If fitted properly for a bike, this is a great activity that gets you moving and keeps your knees protected. That’s because most of the weight falls on your seat – not on your knees like in walking or running. Properly fitting shoes also helps center the pressure on the ball of your foot and takes the pressure off of your knees.

Swimming/Water Aerobics

Water exercises are extremely beneficial because the water acts as natural resistance to your body. When you work out in the water, your body is tasked to push against that resistance and build muscle. At the same time, the water makes you buoyant and takes pressure off of your joints. This is why so many fitness experts refer to swimming as the perfect aerobic exercise.

Walking

Most experts agree that walking is one of the best forms of exercise. You can do it anywhere, it costs nothing but a good pair of shoes and you can do it in any climate. When beginning a walking program, start slowly – walk only 20 to 30 minutes at a time, three to five times a week. Gradually build up endurance by walking longer and more frequently.

It is also suggested that you visit a shoe store that offers shoe-fitting consultation. Finding the right support and cushion can help minimize your knee pain.

Learn more helpful tips for living with bone and joint pain.

The Region’s First Musculoskeletal Center

The Penn Musculoskeletal Center, the first of its kind in Philadelphia, is revolutionizing the way musculoskeletal care is delivered. The Center provides the latest diagnostic techniques and the most advanced surgical and non-surgical options for a range of musculoskeletal disorders, injuries and pain found in muscles, ligaments and tendons, and bones.

The Center also brings clinicians together from numerous specialties, including orthopaedics, rheumatology, physical medicine and rehabilitation, pain medicine, spine surgery and musculoskeletal radiology. This team-based model of care creates a seamless, integrated patient experience and the most efficient process of diagnosis and appropriate treatment.

Learn more about how the expert specialists at
the Penn Musculoskeletal Center can help get you back to living pain-free.

Exercising with Arthritis

Exercise is crucial for everyone, especially those suffering from arthritis.

“Sometimes, my patients think that the only way to relieve pain is to stop all physical activity,” said Craig Israelite, MD, orthopaedic surgeon and Co-director of the Knee Service at Penn Medicine. “Keeping active is actually very good for individuals suffering from joint pain or arthritis. Exercises that work the muscles and tendons provide stability and strength around the joint.”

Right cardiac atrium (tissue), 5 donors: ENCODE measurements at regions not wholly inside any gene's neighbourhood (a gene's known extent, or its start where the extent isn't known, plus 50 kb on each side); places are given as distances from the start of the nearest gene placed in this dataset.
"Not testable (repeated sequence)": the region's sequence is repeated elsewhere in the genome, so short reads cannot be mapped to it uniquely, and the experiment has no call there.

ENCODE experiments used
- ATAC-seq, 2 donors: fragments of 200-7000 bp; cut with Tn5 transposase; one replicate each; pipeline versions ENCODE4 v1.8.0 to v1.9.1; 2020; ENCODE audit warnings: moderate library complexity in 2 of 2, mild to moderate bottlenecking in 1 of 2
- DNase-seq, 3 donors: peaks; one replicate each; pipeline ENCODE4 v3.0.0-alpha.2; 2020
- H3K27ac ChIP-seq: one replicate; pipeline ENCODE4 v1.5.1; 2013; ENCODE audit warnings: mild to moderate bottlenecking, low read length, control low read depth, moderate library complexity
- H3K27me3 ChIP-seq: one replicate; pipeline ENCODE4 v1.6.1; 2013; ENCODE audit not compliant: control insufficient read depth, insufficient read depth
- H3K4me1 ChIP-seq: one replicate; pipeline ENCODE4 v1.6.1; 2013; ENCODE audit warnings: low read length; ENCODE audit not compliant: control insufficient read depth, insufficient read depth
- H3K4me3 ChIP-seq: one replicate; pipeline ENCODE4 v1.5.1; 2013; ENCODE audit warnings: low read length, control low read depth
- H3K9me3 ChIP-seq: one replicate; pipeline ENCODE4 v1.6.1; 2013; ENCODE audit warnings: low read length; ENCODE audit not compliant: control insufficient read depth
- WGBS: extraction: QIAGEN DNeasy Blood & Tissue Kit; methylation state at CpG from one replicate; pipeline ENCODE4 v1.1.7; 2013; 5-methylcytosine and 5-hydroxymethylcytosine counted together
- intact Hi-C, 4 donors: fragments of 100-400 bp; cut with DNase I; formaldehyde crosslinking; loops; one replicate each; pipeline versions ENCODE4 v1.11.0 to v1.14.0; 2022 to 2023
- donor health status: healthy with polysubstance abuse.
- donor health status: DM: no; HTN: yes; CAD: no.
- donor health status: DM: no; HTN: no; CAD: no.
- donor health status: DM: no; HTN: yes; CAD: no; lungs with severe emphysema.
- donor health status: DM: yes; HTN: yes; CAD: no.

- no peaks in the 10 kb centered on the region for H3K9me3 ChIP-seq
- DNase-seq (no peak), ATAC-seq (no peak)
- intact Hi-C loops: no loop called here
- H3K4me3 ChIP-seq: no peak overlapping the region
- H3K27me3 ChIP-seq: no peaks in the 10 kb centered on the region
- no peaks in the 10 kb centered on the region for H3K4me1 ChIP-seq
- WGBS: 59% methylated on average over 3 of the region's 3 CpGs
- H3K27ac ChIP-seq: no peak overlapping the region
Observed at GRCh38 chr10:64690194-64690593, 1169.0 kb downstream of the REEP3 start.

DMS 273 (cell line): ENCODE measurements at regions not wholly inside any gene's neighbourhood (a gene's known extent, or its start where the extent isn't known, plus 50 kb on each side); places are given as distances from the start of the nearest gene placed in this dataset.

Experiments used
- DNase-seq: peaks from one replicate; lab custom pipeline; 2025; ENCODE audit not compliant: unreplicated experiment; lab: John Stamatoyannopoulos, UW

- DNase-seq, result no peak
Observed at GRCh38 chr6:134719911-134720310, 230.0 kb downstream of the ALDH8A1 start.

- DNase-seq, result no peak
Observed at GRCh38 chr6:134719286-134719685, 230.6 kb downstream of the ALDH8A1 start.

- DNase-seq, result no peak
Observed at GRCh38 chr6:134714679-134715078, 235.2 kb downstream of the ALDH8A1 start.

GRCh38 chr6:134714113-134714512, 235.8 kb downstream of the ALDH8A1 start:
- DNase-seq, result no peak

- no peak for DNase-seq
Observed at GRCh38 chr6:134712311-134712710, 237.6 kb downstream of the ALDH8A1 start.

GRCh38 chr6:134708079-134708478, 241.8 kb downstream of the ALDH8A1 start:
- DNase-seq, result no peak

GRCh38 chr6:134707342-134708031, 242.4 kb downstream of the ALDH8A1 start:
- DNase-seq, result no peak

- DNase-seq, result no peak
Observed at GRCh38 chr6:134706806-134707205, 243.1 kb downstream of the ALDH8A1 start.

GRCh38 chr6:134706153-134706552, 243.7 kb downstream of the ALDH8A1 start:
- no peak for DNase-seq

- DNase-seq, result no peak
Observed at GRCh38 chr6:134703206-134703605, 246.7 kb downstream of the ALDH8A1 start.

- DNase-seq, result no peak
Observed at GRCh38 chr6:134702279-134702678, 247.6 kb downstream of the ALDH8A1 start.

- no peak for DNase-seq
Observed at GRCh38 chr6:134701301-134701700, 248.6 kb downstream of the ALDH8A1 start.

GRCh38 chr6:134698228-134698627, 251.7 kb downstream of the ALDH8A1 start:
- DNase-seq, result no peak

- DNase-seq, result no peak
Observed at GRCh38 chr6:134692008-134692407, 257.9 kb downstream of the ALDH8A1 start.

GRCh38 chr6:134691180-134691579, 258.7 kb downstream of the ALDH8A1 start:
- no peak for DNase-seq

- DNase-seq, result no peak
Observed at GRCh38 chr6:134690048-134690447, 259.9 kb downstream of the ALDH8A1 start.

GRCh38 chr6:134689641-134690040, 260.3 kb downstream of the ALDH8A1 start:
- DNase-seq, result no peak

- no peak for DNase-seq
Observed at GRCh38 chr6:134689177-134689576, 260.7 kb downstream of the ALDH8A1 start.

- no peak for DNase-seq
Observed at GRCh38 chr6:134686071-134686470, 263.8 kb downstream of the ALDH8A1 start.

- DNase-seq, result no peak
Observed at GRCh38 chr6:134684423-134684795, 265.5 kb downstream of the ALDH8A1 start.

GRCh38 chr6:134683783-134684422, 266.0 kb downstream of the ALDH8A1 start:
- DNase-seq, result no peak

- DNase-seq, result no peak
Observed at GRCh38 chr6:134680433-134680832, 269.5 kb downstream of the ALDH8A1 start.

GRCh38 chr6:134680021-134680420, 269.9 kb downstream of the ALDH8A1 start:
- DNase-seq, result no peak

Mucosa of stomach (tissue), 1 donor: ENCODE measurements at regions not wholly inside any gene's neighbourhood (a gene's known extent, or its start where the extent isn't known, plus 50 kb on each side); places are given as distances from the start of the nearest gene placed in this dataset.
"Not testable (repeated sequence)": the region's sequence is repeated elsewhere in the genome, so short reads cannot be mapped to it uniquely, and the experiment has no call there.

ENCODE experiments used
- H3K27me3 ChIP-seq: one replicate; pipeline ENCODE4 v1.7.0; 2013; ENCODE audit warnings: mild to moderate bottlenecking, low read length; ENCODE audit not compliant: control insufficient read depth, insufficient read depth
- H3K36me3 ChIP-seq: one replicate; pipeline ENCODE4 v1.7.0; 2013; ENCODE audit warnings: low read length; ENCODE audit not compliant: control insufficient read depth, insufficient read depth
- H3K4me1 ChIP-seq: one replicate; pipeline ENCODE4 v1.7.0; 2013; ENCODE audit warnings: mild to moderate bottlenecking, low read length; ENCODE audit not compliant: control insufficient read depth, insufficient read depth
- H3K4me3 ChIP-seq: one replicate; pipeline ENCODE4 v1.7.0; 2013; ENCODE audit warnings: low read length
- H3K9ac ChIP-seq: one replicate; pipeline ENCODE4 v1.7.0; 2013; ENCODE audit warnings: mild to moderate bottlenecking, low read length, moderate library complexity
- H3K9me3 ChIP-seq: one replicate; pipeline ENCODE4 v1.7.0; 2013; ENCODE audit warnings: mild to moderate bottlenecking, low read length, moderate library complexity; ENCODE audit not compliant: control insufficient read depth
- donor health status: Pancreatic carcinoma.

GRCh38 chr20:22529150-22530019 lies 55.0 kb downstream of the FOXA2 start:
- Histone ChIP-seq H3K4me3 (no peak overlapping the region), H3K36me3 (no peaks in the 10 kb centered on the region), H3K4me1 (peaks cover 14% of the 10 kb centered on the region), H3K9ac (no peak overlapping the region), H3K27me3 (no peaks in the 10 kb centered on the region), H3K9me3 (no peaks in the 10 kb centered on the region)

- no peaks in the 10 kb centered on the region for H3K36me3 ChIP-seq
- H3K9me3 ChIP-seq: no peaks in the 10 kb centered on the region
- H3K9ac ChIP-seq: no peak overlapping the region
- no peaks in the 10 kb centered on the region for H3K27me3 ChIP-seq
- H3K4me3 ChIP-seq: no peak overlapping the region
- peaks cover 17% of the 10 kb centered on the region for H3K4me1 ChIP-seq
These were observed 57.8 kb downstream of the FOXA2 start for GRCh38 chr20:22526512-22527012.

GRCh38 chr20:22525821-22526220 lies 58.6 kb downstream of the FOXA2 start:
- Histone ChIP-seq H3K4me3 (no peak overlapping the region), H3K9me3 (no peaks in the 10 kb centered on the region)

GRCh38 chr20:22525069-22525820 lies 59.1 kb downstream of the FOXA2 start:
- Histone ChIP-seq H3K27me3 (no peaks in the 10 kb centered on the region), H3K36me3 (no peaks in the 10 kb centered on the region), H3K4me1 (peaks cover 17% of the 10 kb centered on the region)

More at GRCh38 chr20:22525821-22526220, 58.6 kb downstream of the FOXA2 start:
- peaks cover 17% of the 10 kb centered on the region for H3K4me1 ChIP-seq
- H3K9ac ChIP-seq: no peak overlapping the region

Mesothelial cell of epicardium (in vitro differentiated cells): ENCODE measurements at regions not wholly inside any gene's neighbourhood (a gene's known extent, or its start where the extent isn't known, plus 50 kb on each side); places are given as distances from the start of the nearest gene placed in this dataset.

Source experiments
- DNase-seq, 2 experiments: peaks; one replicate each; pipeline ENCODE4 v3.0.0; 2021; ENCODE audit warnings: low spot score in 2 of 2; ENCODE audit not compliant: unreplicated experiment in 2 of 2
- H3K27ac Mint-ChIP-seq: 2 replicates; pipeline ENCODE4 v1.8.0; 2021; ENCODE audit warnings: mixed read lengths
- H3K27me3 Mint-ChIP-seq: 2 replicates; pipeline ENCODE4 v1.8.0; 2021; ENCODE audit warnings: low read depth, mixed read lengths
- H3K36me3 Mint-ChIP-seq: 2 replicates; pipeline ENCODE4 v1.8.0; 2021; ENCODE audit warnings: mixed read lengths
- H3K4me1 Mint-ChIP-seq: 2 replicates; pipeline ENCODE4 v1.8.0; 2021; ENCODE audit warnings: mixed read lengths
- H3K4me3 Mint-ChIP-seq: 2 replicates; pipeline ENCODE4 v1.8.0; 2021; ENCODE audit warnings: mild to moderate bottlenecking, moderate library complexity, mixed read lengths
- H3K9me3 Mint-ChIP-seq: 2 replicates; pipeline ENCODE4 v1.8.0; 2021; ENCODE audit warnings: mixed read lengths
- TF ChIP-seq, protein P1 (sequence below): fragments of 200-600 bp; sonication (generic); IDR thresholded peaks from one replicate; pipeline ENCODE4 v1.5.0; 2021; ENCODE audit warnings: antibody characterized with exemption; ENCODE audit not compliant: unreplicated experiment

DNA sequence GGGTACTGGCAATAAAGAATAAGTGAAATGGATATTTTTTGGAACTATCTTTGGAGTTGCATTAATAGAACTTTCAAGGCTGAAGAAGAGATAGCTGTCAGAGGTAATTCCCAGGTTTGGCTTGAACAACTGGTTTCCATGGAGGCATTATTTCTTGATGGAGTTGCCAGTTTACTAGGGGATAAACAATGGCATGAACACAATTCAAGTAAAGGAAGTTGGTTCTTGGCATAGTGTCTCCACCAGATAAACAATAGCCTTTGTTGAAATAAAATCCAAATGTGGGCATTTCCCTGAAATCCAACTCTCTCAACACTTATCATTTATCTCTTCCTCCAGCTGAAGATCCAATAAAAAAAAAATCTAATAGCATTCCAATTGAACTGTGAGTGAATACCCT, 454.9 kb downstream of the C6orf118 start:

You don’t need to run a marathon or lift weights for hours to increase strength, improve flexibility and reduce joint pain. There are many non-weight-bearing activities you can do to keep in shape, including:

Arthritis Tips
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Range-of-motion exercises: These exercises (also known as stretching or flexibility exercises) help to relieve stiffness and increase joint mobility. The goal is to get your joints moving in their normal range of movement. Examples include raising your arms over your head or rolling your shoulders back and forth. It is recommended that these exercises be done daily or at least every other day.
  • Yoga
  • Pilates
  • T'ai chi
Strengthening exercises: Strong muscles help support and protect joints. A workout program that includes weight or resistance training can help to maintain current muscle strength or increase it. These type of exercises should be done every other day, but allow an extra day in between if joints become painful or swollen.
  • Wrist curls
  • Overhead arm raises
  • Seated rows
Aerobic or endurance exercises: These types of activities can improve your cardiovascular health, give you more energy and help to maintain or reduce weight. Having control of your weight reduces the pressure on affected joints. Try to include 20-30 minutes of aerobic exercise three times a week.
  • Walking
  • Bike-riding
  • Swimming
Learn more helpful tips for living with bone and joint pain.

The Region’s First Musculoskeletal Center

The Penn Musculoskeletal Center, the first of its kind in Philadelphia, is revolutionizing the way musculoskeletal care is delivered. The Center provides the latest diagnostic techniques and the most advanced surgical and non-surgical options for a range of musculoskeletal disorders, injuries and pain found in muscles, ligaments and tendons, and bones.